View Full Version : Co-ordination: Talent or time?
10-08-2004, 01:08 AM
Has anybody out there had success in teaching people who want to play tenor but don't really have co-ords/rhythm? Is it just something you have, or can you learn to play better with time.
What are good exercises that tenors can work on in a group to improve co ordination.
Thanks for any input, I really need to improve our tenor section.
10-08-2004, 10:12 AM
Try using a metronome to see if a student can keep the basic pulse at various speeds ( the andante-moderato range). A sense of meter is usually a natural gift, however, with rudimetary practice it can, in some cases, be instilled. I remember a scene from "Mr. Holland's Opus" where the music teacher stands behind a helmeted bass drummer with no sense of time. He whacks him on the head to the pulse with a mallet. Hey, it worked on me...but my teacher had to use a sledgehammer. :lol:
Beyond the pulse; go to upbeats, sixteenths, triplets, etc.
There is a old book on syncopation that is an outstanding collection of permutations:
Syncopation for the Modern Drummer. Reed, Ted
10-08-2004, 11:39 AM
To practice keeping time, I have my students practice tapping the beat to a song thats playing. I then get them to practice tapping in half time and then double time (to the same song.)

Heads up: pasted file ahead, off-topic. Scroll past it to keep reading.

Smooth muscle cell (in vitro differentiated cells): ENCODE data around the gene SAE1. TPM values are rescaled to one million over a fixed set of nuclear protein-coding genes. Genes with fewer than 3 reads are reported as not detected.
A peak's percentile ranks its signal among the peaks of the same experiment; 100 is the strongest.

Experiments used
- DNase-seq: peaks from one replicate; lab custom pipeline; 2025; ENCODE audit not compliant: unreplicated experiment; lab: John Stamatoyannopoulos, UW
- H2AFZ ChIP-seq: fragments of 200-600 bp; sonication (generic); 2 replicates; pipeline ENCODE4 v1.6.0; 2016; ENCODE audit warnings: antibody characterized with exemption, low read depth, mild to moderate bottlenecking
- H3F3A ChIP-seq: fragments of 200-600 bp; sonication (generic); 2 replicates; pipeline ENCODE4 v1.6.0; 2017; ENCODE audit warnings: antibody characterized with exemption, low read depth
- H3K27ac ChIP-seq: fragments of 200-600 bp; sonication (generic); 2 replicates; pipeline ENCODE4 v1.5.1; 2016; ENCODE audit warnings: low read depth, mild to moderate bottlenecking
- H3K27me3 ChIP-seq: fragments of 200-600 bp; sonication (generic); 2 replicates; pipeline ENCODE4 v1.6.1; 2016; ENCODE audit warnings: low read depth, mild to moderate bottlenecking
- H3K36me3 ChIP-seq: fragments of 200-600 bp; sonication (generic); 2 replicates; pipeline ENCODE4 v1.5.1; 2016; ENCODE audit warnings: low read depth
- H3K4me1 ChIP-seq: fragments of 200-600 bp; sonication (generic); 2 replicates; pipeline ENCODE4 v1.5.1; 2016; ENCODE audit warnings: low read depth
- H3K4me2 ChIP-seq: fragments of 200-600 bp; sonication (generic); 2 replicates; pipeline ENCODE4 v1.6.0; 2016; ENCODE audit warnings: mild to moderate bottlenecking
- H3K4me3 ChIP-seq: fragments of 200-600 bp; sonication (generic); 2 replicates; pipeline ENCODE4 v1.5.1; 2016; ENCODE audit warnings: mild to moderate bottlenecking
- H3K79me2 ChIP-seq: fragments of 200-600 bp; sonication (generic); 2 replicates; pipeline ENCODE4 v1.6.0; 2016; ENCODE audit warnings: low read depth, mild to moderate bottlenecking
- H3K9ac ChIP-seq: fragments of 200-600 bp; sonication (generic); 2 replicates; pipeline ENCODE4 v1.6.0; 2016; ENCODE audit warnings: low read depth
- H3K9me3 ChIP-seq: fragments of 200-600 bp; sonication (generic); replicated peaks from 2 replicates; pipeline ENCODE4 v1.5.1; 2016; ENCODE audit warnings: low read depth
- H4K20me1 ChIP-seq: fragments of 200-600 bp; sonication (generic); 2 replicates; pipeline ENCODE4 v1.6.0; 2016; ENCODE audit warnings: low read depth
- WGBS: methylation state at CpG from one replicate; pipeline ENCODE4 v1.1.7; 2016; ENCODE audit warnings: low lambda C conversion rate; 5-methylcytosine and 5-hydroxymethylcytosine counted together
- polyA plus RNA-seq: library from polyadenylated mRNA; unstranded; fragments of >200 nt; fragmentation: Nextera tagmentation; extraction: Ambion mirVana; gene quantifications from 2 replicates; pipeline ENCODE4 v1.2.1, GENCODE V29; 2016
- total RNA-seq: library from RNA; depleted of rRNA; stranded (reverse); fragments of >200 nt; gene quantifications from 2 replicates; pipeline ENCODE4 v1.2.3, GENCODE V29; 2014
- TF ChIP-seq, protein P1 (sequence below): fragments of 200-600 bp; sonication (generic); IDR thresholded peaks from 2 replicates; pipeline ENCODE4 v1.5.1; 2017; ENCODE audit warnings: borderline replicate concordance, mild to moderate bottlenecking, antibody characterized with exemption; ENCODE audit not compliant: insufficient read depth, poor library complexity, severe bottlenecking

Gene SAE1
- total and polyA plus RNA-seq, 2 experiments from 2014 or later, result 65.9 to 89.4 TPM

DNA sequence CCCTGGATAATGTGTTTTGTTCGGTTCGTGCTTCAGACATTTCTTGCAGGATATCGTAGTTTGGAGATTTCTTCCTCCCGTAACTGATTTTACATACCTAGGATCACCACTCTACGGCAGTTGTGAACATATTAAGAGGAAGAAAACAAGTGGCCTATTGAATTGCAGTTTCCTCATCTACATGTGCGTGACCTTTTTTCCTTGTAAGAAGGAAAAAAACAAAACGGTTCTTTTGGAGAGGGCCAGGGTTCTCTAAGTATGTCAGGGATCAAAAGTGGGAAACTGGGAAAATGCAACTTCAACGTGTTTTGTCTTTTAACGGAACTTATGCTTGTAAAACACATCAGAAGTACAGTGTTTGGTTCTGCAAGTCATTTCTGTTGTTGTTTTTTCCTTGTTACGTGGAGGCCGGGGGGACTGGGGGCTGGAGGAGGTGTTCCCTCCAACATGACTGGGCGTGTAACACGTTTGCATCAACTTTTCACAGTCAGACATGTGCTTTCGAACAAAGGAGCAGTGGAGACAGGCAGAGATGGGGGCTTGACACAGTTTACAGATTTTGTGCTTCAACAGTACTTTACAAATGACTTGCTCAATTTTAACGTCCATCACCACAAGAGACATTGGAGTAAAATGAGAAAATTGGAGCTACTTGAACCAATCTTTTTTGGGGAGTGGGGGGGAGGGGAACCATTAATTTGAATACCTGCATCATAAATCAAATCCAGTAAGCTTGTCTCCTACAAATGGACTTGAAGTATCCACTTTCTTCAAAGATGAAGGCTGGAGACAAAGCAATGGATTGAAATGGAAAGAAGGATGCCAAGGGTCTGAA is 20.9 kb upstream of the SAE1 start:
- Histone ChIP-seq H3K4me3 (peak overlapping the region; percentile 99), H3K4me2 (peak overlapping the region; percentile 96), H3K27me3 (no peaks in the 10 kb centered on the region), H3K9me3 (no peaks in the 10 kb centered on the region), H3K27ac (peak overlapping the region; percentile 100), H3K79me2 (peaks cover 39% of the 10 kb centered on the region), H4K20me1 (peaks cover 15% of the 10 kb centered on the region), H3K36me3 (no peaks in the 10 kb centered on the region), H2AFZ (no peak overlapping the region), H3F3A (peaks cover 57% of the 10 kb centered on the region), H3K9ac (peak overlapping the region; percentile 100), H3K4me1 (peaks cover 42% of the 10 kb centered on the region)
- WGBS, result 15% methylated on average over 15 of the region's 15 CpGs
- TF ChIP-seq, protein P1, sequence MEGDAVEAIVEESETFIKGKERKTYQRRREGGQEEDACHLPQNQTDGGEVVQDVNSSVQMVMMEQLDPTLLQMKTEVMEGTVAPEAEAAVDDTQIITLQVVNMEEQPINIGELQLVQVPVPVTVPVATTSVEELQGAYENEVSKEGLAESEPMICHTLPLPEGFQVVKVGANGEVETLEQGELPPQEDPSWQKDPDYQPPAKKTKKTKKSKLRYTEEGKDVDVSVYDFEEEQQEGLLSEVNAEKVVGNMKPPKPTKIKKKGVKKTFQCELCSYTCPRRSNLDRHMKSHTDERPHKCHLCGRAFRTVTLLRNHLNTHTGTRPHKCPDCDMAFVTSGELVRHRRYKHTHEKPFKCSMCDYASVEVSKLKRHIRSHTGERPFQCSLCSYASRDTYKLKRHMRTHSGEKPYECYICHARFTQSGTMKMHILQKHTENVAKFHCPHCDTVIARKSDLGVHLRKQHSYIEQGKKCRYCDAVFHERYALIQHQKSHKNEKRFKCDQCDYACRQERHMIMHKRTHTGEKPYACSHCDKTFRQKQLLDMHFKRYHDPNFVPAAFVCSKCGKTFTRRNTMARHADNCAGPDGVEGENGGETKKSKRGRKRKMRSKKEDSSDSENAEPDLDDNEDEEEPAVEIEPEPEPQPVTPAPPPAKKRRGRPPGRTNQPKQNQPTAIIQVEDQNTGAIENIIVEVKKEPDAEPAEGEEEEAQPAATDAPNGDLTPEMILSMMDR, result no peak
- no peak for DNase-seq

Then I ask them to try this exersize with every piece of music they hear for the next week. Its a fun way to learn how to keep a beat.
After that I have them practing the same exersize with a metronome (which is less fun :wink: )
I have never used this with tenor drummers, but it works with my tuba students... :)
10-08-2004, 04:16 PM
At Kansas City St. Andrew P&D we start the teaching of midsection players by going through basic 2/4 eigth note patterns. A metronome is quite useful here. Big focus on down beat unison/accent and counting. We then progress through a series of syncopation exercises developed by Hugh Cameron 2/4, 4/4, 6/8 and Jig. We also use Tyler Fry's workbook that he hands out at the Winter Storm Workshop.
We find that these tools help guide us through the process. And remember, it's always DOWNBEATS, DOWNBEATS, DOWNBEATS! We then move to flourishing exercises.